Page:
The interdisciplinary Ph.D. in education was approved this year by the Faculty of Education and the Faculty of Arts and Sciences (FAS) for launch in 2014.  The program, which will build on the strength of the School’s Ed.D. program, will join HGSE faculty with more than 50 colleagues from across Harvard, from a range of FAS departments as well as the Schools of government, law, medicine, and public health.

Under McCartney’s leadership, the HGSE’s core faculty has grown by 25 percent, while markedly diversifying its ranks.  Sponsored research funding has more than tripled, and the School has played a key role in launching the Center on the Developing Child and growing the Center for Education Policy Research. McCartney has worked to fashion an extensive network of partnerships with more than 30 school districts and other institutions involved with educational leadership and reform.

Financial aid for masters’ students has more than doubled during McCartney’s tenure as dean. The Ed.L.D. program has provided full funding for all students who have enrolled, and guaranteed funding for Ed.D. students has increased from one year to five years.  In addition, McCartney has overseen the modernization of HGSE classrooms, the advent of sustainability initiatives, and a major renovation of the HGSE’s Gutman Library, intended to transform the space into the intellectual and social heart of the School.

The HGSE has raised more than $162 million in philanthropic support during McCartney’s time as dean, and she has helped the School maintain economic stability and momentum through the financial challenges that have buffeted higher education in recent years.

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McCartney received her B.S. in psychology summa cum laude from Tufts University, where she now serves as a trustee.  She did her graduate work at Yale University, from which she holds an M.S. and Ph.D. in developmental psychology.  After serving as an assistant professor of psychology at Harvard, she was on the faculty of the University of New Hampshire from 1987 to 2000, rising to become professor of psychology and family studies and director of the UNH Child Study and Development Center.  She joined the HGSE faculty in 2000.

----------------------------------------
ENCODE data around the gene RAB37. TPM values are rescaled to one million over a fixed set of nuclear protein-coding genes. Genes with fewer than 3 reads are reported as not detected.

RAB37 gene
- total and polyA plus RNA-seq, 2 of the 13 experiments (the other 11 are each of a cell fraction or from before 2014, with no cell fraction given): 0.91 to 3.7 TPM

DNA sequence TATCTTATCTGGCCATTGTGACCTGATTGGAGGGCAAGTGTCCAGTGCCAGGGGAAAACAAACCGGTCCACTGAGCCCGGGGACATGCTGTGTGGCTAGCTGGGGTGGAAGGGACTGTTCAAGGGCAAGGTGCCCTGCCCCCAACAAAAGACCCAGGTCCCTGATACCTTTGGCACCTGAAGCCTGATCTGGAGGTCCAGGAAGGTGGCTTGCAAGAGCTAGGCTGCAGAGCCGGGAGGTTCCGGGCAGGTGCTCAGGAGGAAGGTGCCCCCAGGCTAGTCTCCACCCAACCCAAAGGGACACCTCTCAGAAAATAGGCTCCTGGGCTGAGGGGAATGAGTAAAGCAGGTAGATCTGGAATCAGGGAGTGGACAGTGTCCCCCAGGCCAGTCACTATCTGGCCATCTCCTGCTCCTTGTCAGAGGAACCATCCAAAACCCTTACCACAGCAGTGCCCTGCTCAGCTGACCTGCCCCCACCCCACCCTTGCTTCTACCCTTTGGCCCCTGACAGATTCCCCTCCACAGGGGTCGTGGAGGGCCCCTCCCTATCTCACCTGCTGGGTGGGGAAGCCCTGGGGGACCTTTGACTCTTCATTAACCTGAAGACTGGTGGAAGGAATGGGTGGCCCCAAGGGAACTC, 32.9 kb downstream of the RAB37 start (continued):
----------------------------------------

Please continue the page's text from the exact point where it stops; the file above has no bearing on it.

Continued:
The Society for Research in Child Development recognized McCartney with its Distinguished Contributions to Education in Child Development Award in 2009.  She was inducted into the American Academy of Arts and Sciences this year and is also a fellow of the American Educational Research Association, the American Psychological Association, and the American Psychological Society.  The Boston Globe named her as one of the 30 most innovative people in Massachusetts in 2011.

McCartney’s own research focuses on early childhood experience and development.  She has published more than 150 articles and chapters on child care, early childhood education, and poverty. She is co-editor of “Experience and Development” (2009), “The Blackwell Handbook of Early Childhood Development” (2006), and “Best Practices in Quantitiative Methods for Developmentalists” (2006), among other works.  In addition, she is a member of the National Institute of Child Health and Human Development’s Early Child Care Research Network, which produced the longitudinal study “Child Care and Child Development” (2005).

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In a message to the HGSE community, Faust said that she will launch the search for a new dean soon.  She invited members of the community to send her early advice, in confidence, to gsesearch@harvard.edu.